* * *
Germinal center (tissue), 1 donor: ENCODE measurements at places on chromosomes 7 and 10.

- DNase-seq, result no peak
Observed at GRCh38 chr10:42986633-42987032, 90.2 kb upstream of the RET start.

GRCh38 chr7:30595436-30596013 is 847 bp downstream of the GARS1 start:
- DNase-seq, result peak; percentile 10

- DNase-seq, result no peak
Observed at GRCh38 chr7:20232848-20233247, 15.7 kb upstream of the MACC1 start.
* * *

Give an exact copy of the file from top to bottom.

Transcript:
Germinal center (tissue), 1 donor: ENCODE measurements at places on chromosomes 7 and 10.

- DNase-seq, result no peak
Observed at GRCh38 chr10:42986633-42987032, 90.2 kb upstream of the RET start.

GRCh38 chr7:30595436-30596013 is 847 bp downstream of the GARS1 start:
- DNase-seq, result peak; percentile 10

- DNase-seq, result no peak
Observed at GRCh38 chr7:20232848-20233247, 15.7 kb upstream of the MACC1 start.